Carpe diem, usually translated as "seize the day" (literally, “pluck the day”), is an expression found in a Latin poem by Horace (Odes 1.11).
Carpe Diem is an exhortation to value the moment over the uncertainties of future plans. It can be understood as a statement that encourages one to enjoy hedonistic pleasures, rather than investing one’s efforts towards attaining an ideal or preparing for the future. It can also be seen as an emphasis on the value of each moment, expressing appreciation for the opportunities found in every day. Indirectly, this can also be seen as an encouragement to wisely accept and adapt to whatever the present moment may bring.
|Tu ne quaesieris, scire nefas, quem mihi, quem tibi||Leuconoe, don't ask—it's forbidden to know—|
|finem di dederint, Leuconoe, nec Babylonios||what end the gods will give me or you. Don't play with Babylonian|
|temptaris numeros. ut melius, quidquid erit, pati.||fortune-telling either. Better just deal with whatever comes your way.|
|seu pluris hiemes seu tribuit Iuppiter ultimam,||Whether you'll see several more winters or whether the last one|
|quae nunc oppositis debilitat pumicibus mare||Jupiter gives you is the one even now pelting the rocks on the shore with the waves|
|Tyrrhenum: sapias, vina liques et spatio brevi||of the Tyrrhenian sea—be smart, drink your wine. Scale back your long hopes|
|spem longam reseces. dum loquimur, fugerit invida||to a short period. Even as we speak, envious time|
|aetas: carpe diem quam minimum credula postero.||is running away from us. Seize the day, for in the future you can believe the minimum.|
In spite of its Epicurean and hedonistic connotations, the expression also has a link to Old Testament wisdom literature, notably Ecclesiastes, including the famous passage of 3:1-9, beginning with “For everything there is a season,” and continuing with “there is a time to be born and a time to die… a time to weep and a time to laugh…” In this context, Carpe Diem would stand for a call to exert wisdom by taking each day as a gift from God, by accepting both the good and the bad, and being prepared for everything. Enjoying each day as it comes also implies a grateful heart on the part of the believer and a willingness to accept hardships when they come.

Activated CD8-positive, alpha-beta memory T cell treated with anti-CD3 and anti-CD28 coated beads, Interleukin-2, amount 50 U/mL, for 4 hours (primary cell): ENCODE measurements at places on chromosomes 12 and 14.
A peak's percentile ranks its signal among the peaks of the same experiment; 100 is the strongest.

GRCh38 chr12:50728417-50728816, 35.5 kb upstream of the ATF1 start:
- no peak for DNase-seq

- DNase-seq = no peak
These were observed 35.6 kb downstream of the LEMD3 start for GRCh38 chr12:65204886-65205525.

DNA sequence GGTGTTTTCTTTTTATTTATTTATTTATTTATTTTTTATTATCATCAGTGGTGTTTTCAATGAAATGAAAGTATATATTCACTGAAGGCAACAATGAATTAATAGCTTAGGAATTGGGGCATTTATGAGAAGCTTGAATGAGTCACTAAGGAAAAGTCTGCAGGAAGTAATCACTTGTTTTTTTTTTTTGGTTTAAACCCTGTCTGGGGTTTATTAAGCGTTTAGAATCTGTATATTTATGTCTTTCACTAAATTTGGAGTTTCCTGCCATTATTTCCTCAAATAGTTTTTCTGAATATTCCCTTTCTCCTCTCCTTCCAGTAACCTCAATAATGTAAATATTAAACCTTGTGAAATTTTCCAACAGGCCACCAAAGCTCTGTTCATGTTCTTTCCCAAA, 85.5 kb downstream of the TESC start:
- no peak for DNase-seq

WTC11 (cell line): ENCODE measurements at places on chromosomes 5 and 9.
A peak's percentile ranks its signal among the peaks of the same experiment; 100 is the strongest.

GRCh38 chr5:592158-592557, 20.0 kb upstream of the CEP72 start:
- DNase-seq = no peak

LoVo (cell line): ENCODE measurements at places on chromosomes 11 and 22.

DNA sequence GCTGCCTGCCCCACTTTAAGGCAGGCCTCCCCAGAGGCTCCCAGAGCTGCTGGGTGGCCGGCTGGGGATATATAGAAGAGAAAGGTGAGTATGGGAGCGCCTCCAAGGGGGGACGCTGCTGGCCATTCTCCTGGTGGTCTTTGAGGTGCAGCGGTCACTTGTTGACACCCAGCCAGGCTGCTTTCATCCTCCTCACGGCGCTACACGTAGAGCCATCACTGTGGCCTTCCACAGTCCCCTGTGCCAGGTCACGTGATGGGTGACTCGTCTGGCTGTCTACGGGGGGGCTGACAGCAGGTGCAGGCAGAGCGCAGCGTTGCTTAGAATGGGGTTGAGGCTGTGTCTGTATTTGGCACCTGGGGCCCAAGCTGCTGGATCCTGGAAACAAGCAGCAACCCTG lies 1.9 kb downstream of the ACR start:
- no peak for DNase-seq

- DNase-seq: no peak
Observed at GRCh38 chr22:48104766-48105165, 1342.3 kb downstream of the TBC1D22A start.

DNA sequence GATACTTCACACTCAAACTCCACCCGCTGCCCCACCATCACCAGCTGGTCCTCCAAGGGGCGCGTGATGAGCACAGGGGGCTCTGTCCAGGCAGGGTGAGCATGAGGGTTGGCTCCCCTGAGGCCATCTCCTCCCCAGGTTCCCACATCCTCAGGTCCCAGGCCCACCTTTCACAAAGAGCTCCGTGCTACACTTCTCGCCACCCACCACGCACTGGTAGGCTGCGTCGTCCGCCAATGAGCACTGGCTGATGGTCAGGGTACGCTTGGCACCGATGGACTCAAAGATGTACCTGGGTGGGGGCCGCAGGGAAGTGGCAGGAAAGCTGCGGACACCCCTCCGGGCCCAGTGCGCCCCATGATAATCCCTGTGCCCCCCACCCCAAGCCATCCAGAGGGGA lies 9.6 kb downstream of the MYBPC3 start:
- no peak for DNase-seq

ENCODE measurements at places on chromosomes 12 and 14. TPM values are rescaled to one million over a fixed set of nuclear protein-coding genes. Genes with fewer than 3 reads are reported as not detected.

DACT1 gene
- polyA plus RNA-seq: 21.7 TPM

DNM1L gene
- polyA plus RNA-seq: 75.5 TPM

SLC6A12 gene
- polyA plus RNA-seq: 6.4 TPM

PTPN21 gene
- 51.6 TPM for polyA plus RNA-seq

The phrase is often extended to explicitly mention the possibility of imminent death, as in "Seize the day, for tomorrow you may die."
Related but distinct is the expression memento mori, "remember that you are mortal"; indeed, memento mori is often used with some of the sense of Carpe Diem. However, two major elements of memento mori are humility and repentance, neither of which figures prominently in the concept of carpe diem.
Along the same theme, and evoking some of the same imagery as the poem, is the expression "Eat, drink, and be merry, for tomorrow we die," which derives from Biblical verses (such as Isaiah 22:13), and which occurs many times in modern English-language popular culture.
Carpe Diem also appears frequently in musical compositions and in a variety of very different settings, e.g., as the name of organizations ranging from entertainment to charity work all over the world.
All links retrieved January 16, 2017.
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